by
Daniel Rathman

03-25

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7

Tout Wars X
by
Bret Sayre

03-25

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4

Painting the Black: Getting Personal
by
R.J. Anderson

03-25

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2

Every Team's Moneyball: Milwaukee Brewers: Nay Handedness!
by
Matthew Trueblood

03-25

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10

The Lineup Card: Eight Spring Training Lines of Interest
by
Baseball Prospectus

03-25

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8

Baseball Therapy: On the High Five
by
Russell A. Carleton

03-25

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14

The Darkhorses: ERA and WHIP
by
BP Fantasy Staff

03-25

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0

Every Team's Moneyball: Cleveland Indians: Yay Handedness!
by
Nick Wheatley-Schaller

03-25

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7

Five to Watch: National League Position Battles
by
Wilson Karaman

03-25

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19

Moonshot: If We Can Land a Man on the Moon, Surely I Can Get Good Data
by
Robert Arthur

03-25

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10

Every Team's Moneyball: Seattle Mariners: Top of the (Free Agent) Market to You!
by
Russell A. Carleton

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A first look at the top 50 names to keep an eye on for this June's amateur draft.

To put it bluntly, this is not a very strong draft class, at least not on paper. The same problems that have plagued the last few classes—such as the lack of quality collegiate bats and depth up the middle—are here. But compounding the issues is that there isn’t the glut of prep pitching prospects that we’ve had in the previous editions of this decade, and there are a plethora of injury question marks here, particularly with the college arms.

With all of that being said, the barrel isn’t empty, and there is some upper-echelon talent to be found here, particularly in the southern part of the country. Despite the injury concerns college pitching—again—dominates the top of the class, and there are some prep bats here that have a chance to be all-stars if everything breaks right. Even the weakest class will give your team a chance to substantially improve its system, and 2015 isn’t an exception.

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How the Marlins aggressively promote prospects who have minimal minor-league experience.

Every day until Opening Day, Baseball Prospectus authors will preview two teams—one from the AL, one from the NL—identifying strategies those teams employ to gain an advantage. Today: how production comes from unexpected places for the Orioles and Marlins.

Week 1 previews: Giants | Royals | Dodgers | Rays | Padres | Astros | Rockies | Athletics | Yankees | Mets

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March 26, 2015 12:01 am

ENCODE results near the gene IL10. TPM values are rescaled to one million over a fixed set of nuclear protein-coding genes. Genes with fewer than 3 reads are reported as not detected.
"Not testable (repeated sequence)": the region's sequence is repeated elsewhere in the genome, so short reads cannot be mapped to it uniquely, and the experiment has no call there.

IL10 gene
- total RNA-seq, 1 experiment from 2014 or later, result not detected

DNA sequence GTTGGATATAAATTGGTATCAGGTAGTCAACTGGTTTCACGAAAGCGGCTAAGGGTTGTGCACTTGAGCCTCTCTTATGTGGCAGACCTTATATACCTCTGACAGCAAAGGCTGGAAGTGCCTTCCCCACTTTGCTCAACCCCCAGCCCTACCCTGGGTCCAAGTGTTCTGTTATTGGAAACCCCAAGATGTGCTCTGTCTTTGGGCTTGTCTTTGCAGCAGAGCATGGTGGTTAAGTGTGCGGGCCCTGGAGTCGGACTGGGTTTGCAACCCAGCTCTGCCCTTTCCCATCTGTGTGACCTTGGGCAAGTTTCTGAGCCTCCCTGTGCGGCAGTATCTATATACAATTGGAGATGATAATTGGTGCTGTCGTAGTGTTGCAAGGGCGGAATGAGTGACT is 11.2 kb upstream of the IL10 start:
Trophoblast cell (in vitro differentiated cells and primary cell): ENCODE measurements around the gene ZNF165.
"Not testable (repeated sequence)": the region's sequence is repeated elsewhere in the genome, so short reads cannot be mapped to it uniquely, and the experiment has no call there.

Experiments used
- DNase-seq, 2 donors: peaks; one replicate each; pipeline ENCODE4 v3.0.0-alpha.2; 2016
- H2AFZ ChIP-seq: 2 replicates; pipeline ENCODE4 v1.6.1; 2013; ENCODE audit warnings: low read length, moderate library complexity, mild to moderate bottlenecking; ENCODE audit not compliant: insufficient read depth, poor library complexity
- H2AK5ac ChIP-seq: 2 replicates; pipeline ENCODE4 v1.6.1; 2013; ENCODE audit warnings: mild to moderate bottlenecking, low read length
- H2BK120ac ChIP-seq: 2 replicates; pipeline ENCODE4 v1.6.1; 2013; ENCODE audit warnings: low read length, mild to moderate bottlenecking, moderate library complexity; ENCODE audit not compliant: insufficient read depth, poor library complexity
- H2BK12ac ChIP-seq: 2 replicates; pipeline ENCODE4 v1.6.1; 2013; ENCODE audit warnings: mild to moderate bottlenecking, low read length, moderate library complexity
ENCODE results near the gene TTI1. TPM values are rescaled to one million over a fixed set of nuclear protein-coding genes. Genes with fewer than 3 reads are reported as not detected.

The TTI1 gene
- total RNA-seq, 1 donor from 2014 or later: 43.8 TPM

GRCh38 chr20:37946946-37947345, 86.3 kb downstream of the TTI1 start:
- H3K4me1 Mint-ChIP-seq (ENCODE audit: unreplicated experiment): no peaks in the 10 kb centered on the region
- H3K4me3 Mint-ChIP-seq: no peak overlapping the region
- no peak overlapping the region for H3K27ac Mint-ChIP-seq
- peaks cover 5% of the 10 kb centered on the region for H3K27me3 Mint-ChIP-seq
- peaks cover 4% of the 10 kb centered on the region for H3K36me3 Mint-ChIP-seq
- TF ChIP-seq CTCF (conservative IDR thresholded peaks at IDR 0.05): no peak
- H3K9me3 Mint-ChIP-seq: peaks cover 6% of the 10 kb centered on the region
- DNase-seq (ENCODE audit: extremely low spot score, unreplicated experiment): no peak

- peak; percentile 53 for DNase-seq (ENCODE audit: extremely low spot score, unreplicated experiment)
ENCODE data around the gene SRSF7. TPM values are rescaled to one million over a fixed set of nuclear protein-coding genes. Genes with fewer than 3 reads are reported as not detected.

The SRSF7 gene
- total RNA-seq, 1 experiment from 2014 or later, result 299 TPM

Transaction Analysis: It's Olivera Now, Baby Blue

6

R.J. Anderson

The Dodgers get the last big name on the free agent market, Cuban infielder Hector Olivera. Meanwhile, Brian Dozer gets certainty, while Jhoulys Chacin gets freedom, of a sort.

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Nick Ahmed might win the starting shortstop job, which had implications on the rest of the roster; while the Indians and Corey Kluber aren't even close on a contract extension.

Diamondbacks infield arrangement still in flux
A Monday morning report from Peter Gammons, which indicated that Nick Ahmed had gone from darkhorse to favorite in the battle to be the Diamondbacks’ Opening Day shortstop, set off a chain of speculation about the rest of the team’s infield plans. But hours later, first-year manager Chip Hale had a message for everyone eager to etch the club’s depth chart in stone: Hold your horses.


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March 25, 2015 10:00 am

Tout Wars X

7

Bret Sayre

Bret goes for it.

There are moments of calm that come before you sit down to participate in a draft or an auction, even when it’s a heightened environment, because you’ve almost always seen what is about to be thrown at you before. On Saturday, the environment was certainly heightened—as I was at Tout Wars, surrounded by a very well-versed and smart group of participants—but the calm was missing. After all, this wasn’t a standard draft or auction.

The concept behind Tout Wars X is that each year the format will change—testing out new twists and turns on the game that we all love. And in its inaugural season, that format was the monthly game made quite popular by Ron Shandler at his site, shandlerpark.com. So on this day, myself and nine other participants were snake drafting players at set salary cap values to use for the first four weeks of the season. So while the game was new, the stakes were much lower than the other auctions going on around us, simply because we were playing for one-sixth of the upcoming season. At the beginning of each subsequent month, we will all be selecting our teams using a basic salary cap system, just without the fun of the live draft.